Pruning Hydrangeas: Ask Shirley Garden Questions

by / 4 Comments / 3128 View / February 3, 2015

One of the most popular questions I get is "When do you prune hydrangeas?"

Who said you HAVE to prune hydrangeas?



This question was posted on the Home & Family show Facebook page, and I answered it on the show recently.


Lene Brown of Pennsylvania wrote:

"I had a problem with my hydrangeas this past summer: no flowers! Could it be because I cut the whole plant back to the ground in the fall?

I have three bushes that never did that before. The bushes got big, beautiful green leaves, but only a few flowers."


My reply:

You probably cut off all your hydrangeas flower buds for next season!

It's important to understand that hydrangeas do not require cutting back unless you have dead, badly formed or crossing stems.

You can also cut off the dead blooms after flowering with no consequence to next season's bloom.

This is simply "dead heading" and is a practice to keep your plants looking tidy and clean.


If you are tempted to prune your hydrangea (to keep it small, or whatever reason), you need to know what hydrangea species (or type) you have, and if it blooms on "old wood" or "new wood."





"Endless Summer" hydrangeas by Bailey Nurseries


Lace cap and mop head type hydrangeas bloom on "old wood," or stems from last summer.

The buds for the following season are produced usually around the end of summer, between August and October,on the SAME stems that produced that summer's bloom!

So, if you prune your lace cap or mop head hydrangeas in the fall, kiss your next season flowers goodbye!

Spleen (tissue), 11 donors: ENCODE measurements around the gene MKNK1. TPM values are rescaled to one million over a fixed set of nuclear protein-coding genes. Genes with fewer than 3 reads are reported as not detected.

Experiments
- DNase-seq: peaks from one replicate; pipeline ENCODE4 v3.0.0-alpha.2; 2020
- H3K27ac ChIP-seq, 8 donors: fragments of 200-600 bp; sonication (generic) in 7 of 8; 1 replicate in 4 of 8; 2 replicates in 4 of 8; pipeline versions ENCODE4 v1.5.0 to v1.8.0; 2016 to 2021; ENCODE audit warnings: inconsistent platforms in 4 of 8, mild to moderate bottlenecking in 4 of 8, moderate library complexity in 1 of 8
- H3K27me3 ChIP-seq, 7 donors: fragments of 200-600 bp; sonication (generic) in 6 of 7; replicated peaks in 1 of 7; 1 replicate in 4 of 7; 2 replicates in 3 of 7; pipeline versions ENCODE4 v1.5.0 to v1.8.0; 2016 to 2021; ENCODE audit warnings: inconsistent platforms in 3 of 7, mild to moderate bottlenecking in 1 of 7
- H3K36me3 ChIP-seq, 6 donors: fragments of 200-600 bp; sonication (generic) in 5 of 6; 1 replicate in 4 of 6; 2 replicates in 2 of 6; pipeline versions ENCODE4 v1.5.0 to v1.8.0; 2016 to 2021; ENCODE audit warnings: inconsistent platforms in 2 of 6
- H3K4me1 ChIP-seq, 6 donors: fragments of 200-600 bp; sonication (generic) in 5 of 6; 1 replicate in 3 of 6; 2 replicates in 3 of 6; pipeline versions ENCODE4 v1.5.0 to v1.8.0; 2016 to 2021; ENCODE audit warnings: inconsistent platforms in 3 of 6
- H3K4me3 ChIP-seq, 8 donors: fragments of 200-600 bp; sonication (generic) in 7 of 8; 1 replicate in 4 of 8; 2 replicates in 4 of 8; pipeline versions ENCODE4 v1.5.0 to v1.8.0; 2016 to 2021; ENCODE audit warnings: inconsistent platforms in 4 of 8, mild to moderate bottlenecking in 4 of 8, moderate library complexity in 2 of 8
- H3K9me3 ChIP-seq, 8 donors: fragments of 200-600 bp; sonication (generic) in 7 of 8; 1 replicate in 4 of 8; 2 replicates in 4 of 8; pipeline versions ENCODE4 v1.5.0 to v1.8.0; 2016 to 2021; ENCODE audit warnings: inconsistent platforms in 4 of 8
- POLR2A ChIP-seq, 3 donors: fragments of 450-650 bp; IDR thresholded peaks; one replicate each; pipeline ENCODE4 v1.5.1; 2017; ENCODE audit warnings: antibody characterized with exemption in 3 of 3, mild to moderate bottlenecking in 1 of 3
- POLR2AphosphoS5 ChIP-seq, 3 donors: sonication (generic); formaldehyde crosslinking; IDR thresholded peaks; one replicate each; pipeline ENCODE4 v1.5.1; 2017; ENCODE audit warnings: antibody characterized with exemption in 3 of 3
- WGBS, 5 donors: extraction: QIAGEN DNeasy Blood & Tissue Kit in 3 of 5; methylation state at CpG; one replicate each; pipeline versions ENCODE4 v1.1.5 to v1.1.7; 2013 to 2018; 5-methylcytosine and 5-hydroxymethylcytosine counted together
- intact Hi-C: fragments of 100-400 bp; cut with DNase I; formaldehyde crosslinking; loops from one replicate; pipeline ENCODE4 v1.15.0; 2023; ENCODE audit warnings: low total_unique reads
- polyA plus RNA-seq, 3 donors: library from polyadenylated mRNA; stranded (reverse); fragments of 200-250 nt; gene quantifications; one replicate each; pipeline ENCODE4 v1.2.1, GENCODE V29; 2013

The "Twist N Shout" variety is also the first re-blooming lace cap hydrangea so you can enjoy a long season of blooms!


The exception to this rule applies to specially developed hydrangeas such as the "Endless Summer" series (seen in the two photos above), which puts out blooms on both old and new season stems.





"Limelight" hardy hydrangea by Proven Winners

'Annabelle' hydrangeas (arborescens) and 'Limelights' (paniculata) are hydrangeas that bloom on "new wood" or wood that emerges the same season as the blooms.

Annabelle and Limelight hydrangeas are both white hydrangeas that can take a severe pruning and still bloom the following season.


A word of caution: Don't prune these hydrangeas when it's close to blooming time (June-July), or you WILL cut off the blooms for the summer display!


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4 Comment

  1. HI Debi,

    Thanks for your questiona and for wathing Home & Family!
    1. Remove any fallen leaves from the soil- decay attracts little flies.

    2. Remove (gently) the soil around your plant and replace it with clean, sterilized soil.

    3. Sterilize soil by placing 4″inch thick amount in oven-safe pan, cover with foil, and bake in oven @200 degrees for 30 minutes- no more!

    When soil has cooled, plant your plant.

  2. Surprise!

  3. I live in Michigan and every fall I tried to bring in some plants, so they won't died in the winter.  I clean the pots and change the soil, but I still get little flies.  Tried vinegar , water and soap that has help.  What can I do to not bring those bugs inside in the first place.  .  Love home and family and glad it's back on TV.

  4. Thanks Shirley, I never knew that.  

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